Cat Fight: I want to see the scene grow from the ground up. I think, with the circuit, we were really fortunate that we got to jump into these bigger events with large prize pools. Not every community gets that, and we’re now in that phase where our numbers won’t really go up without developer support. I think content creators and streamers realize this, too, and they’ve been putting in more effort into their work. The forums have been more active. I’d just like to see the community continue on that path and become self-sustainable.
Swillo: This is where we can focus on expanding the meta. The meta is not as good as it could be in the US. We don’t use online resources much. It’s kind of difficult to figure out some things in the meta because we don’t have a really good training mode like other fighting games do. Since we’re in a downtime period, this is a great time for players to talk more about match-ups. I want to see the game fleshed out more in the US… when we fought Japan, it really felt like they were playing a really match-up based game, and we were focused on player habits. We have really strong players, and sometimes playing against the player wins, but we need to play more optimally.
Milln: Well… obviously, I want it to grow. As far as where I want it to go? I mean… we’re already in the right places. We’re at NEC. We’re at The Fall Classics. We’re at Rumble in the Tundra. There’s lots of stuff going on.
I’d like to see more content. I’d like the mid-and-low levels to start using top level players as resources. I feel like there’s lots of Pokkén players. I see them, you know. I see them on forums and Discord but I’m usually only talking with top players. It’s not even a signal-to-noise ratio thing where I’ve blocked myself off. I’m the co-admin of PokkénArena. So, I am eternally available for that entire site and that entire forum.
Crow_Spaceboy: What do think, moving forward, is the most important thing to the Pokkén Community: weeklies, or Majors?
BadIntent: I think Majors are more important because that’s what The Pokémon Company can see. I’m sure they were really encouraged when they look at the Evo numbers, for instance. They saw all the people that entered! It’s cool that scenes like South Florida, for example, has really consistent numbers, but I don’t think that alone will influence The Pokémon Company. It really just comes down to Majors because that shows them it’s worth advertising and investing in another season. Everything else I can think that “helps” the community hinges on being visible.
Cat Fight: That’s really tough. I think weeklies, to be honest, because I hear people complaining more about weeklies than any other thing. Just today, in the Chandelure Discord, someone was talking about how motivated they are to become the best in their state, but they don’t have a local scene to play in. They have to rely on online, and they don’t have the best connection. I feel for players like that because I was able to travel to four different locals every week, and there’s people still struggling to get their day one experience in. Being able to go to a local offline is the most important thing.
Swillo: To me, weeklies are way more important than Majors right now. There’s actually a lot of Majors announced! For me, this is not that great because I don’t think some of these Majors will have that high of attendance. I’d rather have more, bigger local scenes in the US. Bigger local scenes gives everyone more resources to practice, and a wider pool of playstyles and players to play against. Also, it gives top players a way to make some side money to put towards traveling. A lot of people want to travel for Pokkén. Not everyone has the money to. Strong weeklies helps get your scene’s best player to get more exposure and get out there.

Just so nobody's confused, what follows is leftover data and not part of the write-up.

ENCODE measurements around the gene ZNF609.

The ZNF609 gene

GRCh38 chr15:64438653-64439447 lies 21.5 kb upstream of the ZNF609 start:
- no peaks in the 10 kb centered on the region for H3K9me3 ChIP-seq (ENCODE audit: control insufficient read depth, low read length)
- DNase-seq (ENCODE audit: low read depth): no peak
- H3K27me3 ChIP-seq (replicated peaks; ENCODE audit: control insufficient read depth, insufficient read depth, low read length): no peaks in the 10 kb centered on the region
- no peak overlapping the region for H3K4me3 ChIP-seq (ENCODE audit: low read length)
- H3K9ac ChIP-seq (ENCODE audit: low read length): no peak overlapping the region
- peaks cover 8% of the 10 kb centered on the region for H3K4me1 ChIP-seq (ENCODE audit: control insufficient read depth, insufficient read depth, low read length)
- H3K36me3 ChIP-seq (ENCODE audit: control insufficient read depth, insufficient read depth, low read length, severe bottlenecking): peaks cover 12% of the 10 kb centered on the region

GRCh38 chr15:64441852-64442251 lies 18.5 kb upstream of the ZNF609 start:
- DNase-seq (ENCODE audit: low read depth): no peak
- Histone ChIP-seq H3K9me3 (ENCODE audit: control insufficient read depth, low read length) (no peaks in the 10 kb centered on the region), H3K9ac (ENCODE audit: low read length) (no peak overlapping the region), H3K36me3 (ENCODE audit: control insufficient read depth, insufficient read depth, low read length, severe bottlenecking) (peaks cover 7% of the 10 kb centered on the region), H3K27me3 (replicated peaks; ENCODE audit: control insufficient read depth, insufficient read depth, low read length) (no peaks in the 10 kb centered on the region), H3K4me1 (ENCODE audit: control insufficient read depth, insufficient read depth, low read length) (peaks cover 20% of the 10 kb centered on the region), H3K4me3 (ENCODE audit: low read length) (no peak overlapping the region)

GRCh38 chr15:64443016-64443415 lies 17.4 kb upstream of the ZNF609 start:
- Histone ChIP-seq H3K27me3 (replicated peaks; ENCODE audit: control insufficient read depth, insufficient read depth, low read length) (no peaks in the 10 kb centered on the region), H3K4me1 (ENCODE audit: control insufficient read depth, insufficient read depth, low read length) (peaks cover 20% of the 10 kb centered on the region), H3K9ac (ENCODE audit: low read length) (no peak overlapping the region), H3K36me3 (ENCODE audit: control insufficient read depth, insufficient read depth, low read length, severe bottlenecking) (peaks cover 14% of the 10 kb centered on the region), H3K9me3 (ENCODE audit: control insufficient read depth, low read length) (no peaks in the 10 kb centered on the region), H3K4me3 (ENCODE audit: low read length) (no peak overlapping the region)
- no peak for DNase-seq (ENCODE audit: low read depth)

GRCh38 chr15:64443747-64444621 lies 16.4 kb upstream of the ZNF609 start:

Milln: Even though the bulk of my experience is Majors, and I don’t have a local scene for Pokkén… it does not mean that I think locals are less important. What is more important is simply people playing the game. That is the most important. We don’t need Majors. We don’t need TPCI. What we do need are locals. We need weeklies, we need monthlies. We need people gathering together and playing the game, anywhere. I just got back from Gwinnet Brawl, it’s like a 150-200 player monthly. Pokémon doesn’t run that. Gwinnet Brawl does. It’s not even a Major.
So, yeah, we need locals to move forward. We all know it. This has been a conversation among the top players recently. You don’t need prize pools or Majors to play a game. You know what? Look at Melty Blood. Look at it! Melty Blood will never die. People still play it. It’s an un-dead game. You cannot kill poverty games. [laughs] You cannot kill that which is already dead. They are always going to be around. Melty Blood had stage time at CEOtaku. And if it didn’t, they are still going to find a way to play it in the parking lot. The Third Strike players are going to pull up a car, put their laptops on the hood, pull up some sticks and play Third Strike. They are going to do money matches right there. So… it doesn’t matter about Majors. It doesn’t matter where you play. We need locals first. Play the game.
That’s not all these great players had to say. Stay tuned for Part 2, where these Pokkén Pros will give their insight on Pokkén integrating into other scenes, the announcement of the NX, and what changes they would like to see in the game itself.